Quesada cigars makes not only some choice lines, but their factory creates blends for many other brands as well. I’ve enjoyed much that comes from them in addition to the companies they’ve worked with. The Quesada 1974 honors the year their factory opened in the Dominican Republic. This toro is a new size to the line that adds to their extensive portfolio. The toro size can give a lot of opportunity to put together several tobaccos in a blend to create wonderful flavors. Read on to see if that’s what happened in this blind review.
Blind Review: Quesada 1974 Toro
- Cigar Reviewed: Quesada 1974 Toro
- Wrapper: Ecuadorian
- Binder: Dominican
- Filler: Dominican, Nicaraguan
- Size:6x 52 (Toro)
Appearance and Construction
This toro has a sizable milk chocolate wrapper with a rounded cap. There are several veins running alongside and to the touch the cigar is firm from top to bottom. In hand this a hefty cigar and rolling it across my palm it glides swiftly having very good construction. The foot is earthy and woody with a faint mustiness.
Flavor and Smoking Characteristics
Using my Xikar VX, I make a V-cut to the head and take a dry draw. I’m picking up mushroom through the filler and salt from the wrapper. I torch the foot and it is airy with pencil lead and salinity. With another puff oak and forest floor bring an earthy almost damp profile. I retrohale and the wood continues with raisin and dark fruits pushing through. The body is medium, and the ash is white with an uneven burn. For a smoke this size and what seems like a lot of filler tobacco the flavors are appearing quite faint. Graphite, yeast with a short bitter finish come forth as the smoke production is increasing.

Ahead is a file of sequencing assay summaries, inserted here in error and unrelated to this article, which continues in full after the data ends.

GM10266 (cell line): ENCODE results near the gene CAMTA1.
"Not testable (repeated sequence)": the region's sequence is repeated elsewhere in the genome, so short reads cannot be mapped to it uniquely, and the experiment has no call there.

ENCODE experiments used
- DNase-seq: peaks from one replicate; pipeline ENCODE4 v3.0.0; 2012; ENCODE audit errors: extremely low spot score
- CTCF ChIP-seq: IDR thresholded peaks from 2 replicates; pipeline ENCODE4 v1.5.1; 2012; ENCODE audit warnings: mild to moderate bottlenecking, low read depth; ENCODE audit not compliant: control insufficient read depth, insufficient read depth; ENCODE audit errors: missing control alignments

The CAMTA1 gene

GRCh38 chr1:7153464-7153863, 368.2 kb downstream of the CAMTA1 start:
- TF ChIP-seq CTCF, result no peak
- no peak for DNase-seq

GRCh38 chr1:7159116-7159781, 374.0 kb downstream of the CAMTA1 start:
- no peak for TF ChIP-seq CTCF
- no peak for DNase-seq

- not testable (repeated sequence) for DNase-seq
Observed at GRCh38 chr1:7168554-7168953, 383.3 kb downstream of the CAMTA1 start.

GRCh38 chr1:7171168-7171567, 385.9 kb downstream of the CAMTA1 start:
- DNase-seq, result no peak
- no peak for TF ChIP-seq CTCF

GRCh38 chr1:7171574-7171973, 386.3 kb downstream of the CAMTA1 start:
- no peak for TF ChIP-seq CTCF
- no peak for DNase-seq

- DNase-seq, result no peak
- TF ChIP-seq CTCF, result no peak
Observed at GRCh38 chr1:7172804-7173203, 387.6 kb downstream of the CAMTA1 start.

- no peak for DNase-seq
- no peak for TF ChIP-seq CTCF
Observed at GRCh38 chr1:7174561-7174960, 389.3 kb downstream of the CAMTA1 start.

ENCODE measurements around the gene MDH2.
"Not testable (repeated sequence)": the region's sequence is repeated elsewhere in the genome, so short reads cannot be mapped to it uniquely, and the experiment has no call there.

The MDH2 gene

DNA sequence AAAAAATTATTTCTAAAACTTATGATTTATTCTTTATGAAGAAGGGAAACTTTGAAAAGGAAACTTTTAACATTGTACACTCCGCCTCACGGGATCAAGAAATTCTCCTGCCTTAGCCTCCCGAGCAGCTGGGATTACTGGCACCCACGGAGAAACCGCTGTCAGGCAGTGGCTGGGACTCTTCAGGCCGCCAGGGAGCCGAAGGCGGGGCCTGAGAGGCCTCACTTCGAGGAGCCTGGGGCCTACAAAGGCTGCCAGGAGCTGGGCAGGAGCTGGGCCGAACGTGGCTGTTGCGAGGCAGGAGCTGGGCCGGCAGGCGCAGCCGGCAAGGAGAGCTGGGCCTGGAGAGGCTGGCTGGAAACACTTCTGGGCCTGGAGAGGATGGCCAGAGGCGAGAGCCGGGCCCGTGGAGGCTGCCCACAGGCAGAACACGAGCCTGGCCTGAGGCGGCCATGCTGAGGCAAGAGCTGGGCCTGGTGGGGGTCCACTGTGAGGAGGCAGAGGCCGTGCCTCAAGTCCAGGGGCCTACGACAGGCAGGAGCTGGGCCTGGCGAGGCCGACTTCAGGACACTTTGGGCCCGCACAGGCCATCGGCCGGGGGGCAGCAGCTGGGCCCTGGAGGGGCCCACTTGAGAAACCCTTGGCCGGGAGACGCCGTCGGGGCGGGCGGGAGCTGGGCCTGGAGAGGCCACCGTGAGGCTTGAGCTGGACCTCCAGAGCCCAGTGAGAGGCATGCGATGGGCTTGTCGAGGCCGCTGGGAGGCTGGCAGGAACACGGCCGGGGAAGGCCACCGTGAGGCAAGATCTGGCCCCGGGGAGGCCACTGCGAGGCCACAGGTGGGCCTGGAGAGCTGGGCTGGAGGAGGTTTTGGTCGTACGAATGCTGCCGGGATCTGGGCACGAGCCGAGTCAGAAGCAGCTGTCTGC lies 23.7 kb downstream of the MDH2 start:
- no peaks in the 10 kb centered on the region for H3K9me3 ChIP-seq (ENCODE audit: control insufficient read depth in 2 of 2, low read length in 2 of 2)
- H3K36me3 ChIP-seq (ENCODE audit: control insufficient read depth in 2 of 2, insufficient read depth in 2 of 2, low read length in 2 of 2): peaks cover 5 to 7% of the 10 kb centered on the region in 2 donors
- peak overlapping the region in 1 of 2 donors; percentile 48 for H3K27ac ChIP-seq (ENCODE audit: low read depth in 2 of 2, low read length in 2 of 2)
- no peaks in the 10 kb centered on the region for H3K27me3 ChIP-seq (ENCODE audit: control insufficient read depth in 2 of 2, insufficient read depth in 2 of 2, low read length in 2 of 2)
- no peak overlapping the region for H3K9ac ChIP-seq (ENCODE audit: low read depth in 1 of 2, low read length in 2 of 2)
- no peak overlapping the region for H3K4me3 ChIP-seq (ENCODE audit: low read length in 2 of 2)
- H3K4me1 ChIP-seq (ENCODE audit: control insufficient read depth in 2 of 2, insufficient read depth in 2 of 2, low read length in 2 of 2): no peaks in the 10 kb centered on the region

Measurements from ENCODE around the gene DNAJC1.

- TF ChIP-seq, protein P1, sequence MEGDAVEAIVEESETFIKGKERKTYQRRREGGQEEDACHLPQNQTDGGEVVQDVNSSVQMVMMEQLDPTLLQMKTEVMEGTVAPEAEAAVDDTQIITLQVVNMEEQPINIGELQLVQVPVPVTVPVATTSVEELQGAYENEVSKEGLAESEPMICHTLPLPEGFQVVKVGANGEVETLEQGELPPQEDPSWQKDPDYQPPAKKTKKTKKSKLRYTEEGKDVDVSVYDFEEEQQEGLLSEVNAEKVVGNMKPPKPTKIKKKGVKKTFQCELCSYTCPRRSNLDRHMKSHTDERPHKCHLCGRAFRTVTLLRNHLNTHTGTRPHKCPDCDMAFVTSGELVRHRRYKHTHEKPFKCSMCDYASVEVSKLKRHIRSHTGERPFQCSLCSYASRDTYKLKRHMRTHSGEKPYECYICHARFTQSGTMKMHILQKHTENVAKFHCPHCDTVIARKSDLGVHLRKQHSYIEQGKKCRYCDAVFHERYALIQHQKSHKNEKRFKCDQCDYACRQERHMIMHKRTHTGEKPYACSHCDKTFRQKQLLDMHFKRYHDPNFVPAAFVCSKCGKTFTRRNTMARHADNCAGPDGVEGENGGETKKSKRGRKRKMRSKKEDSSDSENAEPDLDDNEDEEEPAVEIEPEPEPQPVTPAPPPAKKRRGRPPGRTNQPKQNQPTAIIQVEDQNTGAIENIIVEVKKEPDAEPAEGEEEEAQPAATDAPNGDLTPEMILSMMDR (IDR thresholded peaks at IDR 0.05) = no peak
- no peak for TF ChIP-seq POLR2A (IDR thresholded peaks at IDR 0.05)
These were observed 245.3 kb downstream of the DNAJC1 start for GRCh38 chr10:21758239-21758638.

The burn continues to be uneven midway, and a slow draw brings a vegetal and perfumy character to the cigar. I’m getting more cedar than oak now on top of cocoa and graphite. A retrohale brings a spicy character that finishes rough through the nose leaving a green taste on the palate. The body maintains its medium profile, not deviating from the beginning. The wood is sharp as I allow the smoke to resonate siding with a nuttiness that emerges. Even at the halfway mark the cigar appears rather linear.
Reaching the toro’s last third the burn line is slanted and there’s notes of yeast and barnyard with burnt notes on the back end. Taking another a retrohale, the mushroom and dampness return with some floral and that underlying vegetal taste that’s rough on the tongue. Charred oak emerges from a slow draw with a waxiness on the finish. The cigars continues to be medium in body with discernible flavors only increasing slightly. A final long draw more char develops with a short earthy ending to the cigar.
This cigar had several issues that muddled its flavors. The bitterness along with its vegetal notes were rough to taste which is too bad as the mushroom, pencil lead and salt gave a pleasant earthy quality that seemed to be the base of the profile. The floral and woody notes in the last third we’re overshadowed by an unpleasant waxiness that lingered on my palate. I was surprised when I found out this was a Quesada 1974 Toro as I was looking forward to trying one but perhaps, I’ll look toward other cigars in their profile which I find quite enjoyable.